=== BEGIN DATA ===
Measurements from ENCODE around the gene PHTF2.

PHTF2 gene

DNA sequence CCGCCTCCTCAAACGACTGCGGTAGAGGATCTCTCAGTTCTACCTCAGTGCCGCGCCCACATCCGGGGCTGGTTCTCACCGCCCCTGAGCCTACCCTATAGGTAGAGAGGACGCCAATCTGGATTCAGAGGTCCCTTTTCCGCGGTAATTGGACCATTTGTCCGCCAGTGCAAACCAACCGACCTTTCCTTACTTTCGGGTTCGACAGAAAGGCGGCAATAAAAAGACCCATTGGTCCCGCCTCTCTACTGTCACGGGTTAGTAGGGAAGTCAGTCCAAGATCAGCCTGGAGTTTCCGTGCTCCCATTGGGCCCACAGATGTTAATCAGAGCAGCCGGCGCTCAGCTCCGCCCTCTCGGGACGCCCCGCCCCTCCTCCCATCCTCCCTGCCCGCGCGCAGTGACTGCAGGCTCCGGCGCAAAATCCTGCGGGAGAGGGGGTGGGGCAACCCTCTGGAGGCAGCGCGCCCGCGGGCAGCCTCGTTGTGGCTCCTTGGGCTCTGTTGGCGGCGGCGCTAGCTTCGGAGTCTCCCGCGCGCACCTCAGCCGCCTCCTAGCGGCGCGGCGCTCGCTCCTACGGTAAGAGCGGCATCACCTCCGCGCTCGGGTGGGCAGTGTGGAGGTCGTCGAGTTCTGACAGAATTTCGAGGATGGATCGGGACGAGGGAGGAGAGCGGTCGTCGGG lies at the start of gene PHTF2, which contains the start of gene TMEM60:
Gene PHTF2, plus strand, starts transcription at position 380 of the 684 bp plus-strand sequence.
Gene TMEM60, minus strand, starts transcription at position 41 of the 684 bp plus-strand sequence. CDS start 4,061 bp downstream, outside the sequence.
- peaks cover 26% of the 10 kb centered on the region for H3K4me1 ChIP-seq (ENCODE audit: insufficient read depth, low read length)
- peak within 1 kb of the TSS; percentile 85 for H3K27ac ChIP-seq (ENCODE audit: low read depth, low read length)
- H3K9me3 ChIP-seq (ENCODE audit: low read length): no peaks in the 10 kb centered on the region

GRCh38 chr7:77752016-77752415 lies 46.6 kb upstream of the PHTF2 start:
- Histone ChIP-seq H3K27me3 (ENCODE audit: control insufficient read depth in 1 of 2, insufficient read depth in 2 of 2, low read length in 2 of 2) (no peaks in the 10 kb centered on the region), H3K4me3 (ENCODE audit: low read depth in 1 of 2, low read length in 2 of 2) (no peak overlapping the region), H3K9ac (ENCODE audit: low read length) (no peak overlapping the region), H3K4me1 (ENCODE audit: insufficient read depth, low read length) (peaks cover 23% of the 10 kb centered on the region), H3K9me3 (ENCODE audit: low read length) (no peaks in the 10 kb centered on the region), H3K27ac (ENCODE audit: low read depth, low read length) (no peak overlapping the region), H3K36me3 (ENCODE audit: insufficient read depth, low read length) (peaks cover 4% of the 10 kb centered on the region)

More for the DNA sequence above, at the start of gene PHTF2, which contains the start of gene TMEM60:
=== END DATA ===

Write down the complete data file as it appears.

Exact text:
Measurements from ENCODE around the gene PHTF2.

PHTF2 gene

DNA sequence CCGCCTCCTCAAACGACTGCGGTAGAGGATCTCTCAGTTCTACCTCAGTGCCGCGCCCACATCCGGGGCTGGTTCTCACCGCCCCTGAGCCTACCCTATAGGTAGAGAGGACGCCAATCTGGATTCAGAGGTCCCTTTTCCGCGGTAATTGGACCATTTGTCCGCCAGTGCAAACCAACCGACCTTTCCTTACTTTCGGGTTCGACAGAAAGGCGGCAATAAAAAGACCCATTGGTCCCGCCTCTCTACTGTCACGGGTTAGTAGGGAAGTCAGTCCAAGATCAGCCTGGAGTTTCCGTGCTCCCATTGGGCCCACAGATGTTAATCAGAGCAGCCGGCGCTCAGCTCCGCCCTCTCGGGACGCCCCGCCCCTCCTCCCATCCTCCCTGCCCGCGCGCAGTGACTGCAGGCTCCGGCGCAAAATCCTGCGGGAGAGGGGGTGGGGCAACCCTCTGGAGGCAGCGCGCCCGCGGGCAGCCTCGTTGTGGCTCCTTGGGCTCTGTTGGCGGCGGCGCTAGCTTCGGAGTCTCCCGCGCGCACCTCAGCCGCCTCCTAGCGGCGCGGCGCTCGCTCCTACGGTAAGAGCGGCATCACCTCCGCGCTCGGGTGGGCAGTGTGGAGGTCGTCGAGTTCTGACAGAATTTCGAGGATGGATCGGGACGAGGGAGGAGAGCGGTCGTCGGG lies at the start of gene PHTF2, which contains the start of gene TMEM60:
Gene PHTF2, plus strand, starts transcription at position 380 of the 684 bp plus-strand sequence.
Gene TMEM60, minus strand, starts transcription at position 41 of the 684 bp plus-strand sequence. CDS start 4,061 bp downstream, outside the sequence.
- peaks cover 26% of the 10 kb centered on the region for H3K4me1 ChIP-seq (ENCODE audit: insufficient read depth, low read length)
- peak within 1 kb of the TSS; percentile 85 for H3K27ac ChIP-seq (ENCODE audit: low read depth, low read length)
- H3K9me3 ChIP-seq (ENCODE audit: low read length): no peaks in the 10 kb centered on the region

GRCh38 chr7:77752016-77752415 lies 46.6 kb upstream of the PHTF2 start:
- Histone ChIP-seq H3K27me3 (ENCODE audit: control insufficient read depth in 1 of 2, insufficient read depth in 2 of 2, low read length in 2 of 2) (no peaks in the 10 kb centered on the region), H3K4me3 (ENCODE audit: low read depth in 1 of 2, low read length in 2 of 2) (no peak overlapping the region), H3K9ac (ENCODE audit: low read length) (no peak overlapping the region), H3K4me1 (ENCODE audit: insufficient read depth, low read length) (peaks cover 23% of the 10 kb centered on the region), H3K9me3 (ENCODE audit: low read length) (no peaks in the 10 kb centered on the region), H3K27ac (ENCODE audit: low read depth, low read length) (no peak overlapping the region), H3K36me3 (ENCODE audit: insufficient read depth, low read length) (peaks cover 4% of the 10 kb centered on the region)

More for the DNA sequence above, at the start of gene PHTF2, which contains the start of gene TMEM60: